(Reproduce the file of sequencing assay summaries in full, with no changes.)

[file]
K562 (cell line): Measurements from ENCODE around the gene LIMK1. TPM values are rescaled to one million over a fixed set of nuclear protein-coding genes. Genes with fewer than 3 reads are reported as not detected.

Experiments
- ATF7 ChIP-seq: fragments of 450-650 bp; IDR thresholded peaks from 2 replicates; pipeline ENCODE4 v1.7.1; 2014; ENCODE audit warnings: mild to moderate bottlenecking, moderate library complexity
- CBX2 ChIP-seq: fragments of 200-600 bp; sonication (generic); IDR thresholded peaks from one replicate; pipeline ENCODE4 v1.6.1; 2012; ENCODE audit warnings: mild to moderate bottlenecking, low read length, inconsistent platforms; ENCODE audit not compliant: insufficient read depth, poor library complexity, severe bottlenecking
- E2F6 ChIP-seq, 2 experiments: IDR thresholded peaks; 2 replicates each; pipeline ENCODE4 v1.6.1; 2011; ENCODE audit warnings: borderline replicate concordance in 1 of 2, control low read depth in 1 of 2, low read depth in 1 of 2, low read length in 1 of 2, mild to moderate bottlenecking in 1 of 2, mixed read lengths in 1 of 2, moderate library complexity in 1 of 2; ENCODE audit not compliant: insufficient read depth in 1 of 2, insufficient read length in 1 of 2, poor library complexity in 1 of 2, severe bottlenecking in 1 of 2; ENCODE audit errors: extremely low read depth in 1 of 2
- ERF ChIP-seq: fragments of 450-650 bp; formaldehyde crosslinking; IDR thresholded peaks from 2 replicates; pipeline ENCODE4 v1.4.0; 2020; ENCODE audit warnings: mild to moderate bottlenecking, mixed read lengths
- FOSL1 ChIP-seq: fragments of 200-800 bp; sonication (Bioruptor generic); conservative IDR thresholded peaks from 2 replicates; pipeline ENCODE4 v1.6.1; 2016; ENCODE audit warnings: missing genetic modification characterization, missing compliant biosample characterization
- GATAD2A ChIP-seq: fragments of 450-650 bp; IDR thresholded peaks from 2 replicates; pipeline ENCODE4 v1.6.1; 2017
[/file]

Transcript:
K562 (cell line): Measurements from ENCODE around the gene LIMK1. TPM values are rescaled to one million over a fixed set of nuclear protein-coding genes. Genes with fewer than 3 reads are reported as not detected.

Experiments
- ATF7 ChIP-seq: fragments of 450-650 bp; IDR thresholded peaks from 2 replicates; pipeline ENCODE4 v1.7.1; 2014; ENCODE audit warnings: mild to moderate bottlenecking, moderate library complexity
- CBX2 ChIP-seq: fragments of 200-600 bp; sonication (generic); IDR thresholded peaks from one replicate; pipeline ENCODE4 v1.6.1; 2012; ENCODE audit warnings: mild to moderate bottlenecking, low read length, inconsistent platforms; ENCODE audit not compliant: insufficient read depth, poor library complexity, severe bottlenecking
- E2F6 ChIP-seq, 2 experiments: IDR thresholded peaks; 2 replicates each; pipeline ENCODE4 v1.6.1; 2011; ENCODE audit warnings: borderline replicate concordance in 1 of 2, control low read depth in 1 of 2, low read depth in 1 of 2, low read length in 1 of 2, mild to moderate bottlenecking in 1 of 2, mixed read lengths in 1 of 2, moderate library complexity in 1 of 2; ENCODE audit not compliant: insufficient read depth in 1 of 2, insufficient read length in 1 of 2, poor library complexity in 1 of 2, severe bottlenecking in 1 of 2; ENCODE audit errors: extremely low read depth in 1 of 2
- ERF ChIP-seq: fragments of 450-650 bp; formaldehyde crosslinking; IDR thresholded peaks from 2 replicates; pipeline ENCODE4 v1.4.0; 2020; ENCODE audit warnings: mild to moderate bottlenecking, mixed read lengths
- FOSL1 ChIP-seq: fragments of 200-800 bp; sonication (Bioruptor generic); conservative IDR thresholded peaks from 2 replicates; pipeline ENCODE4 v1.6.1; 2016; ENCODE audit warnings: missing genetic modification characterization, missing compliant biosample characterization
- GATAD2A ChIP-seq: fragments of 450-650 bp; IDR thresholded peaks from 2 replicates; pipeline ENCODE4 v1.6.1; 2017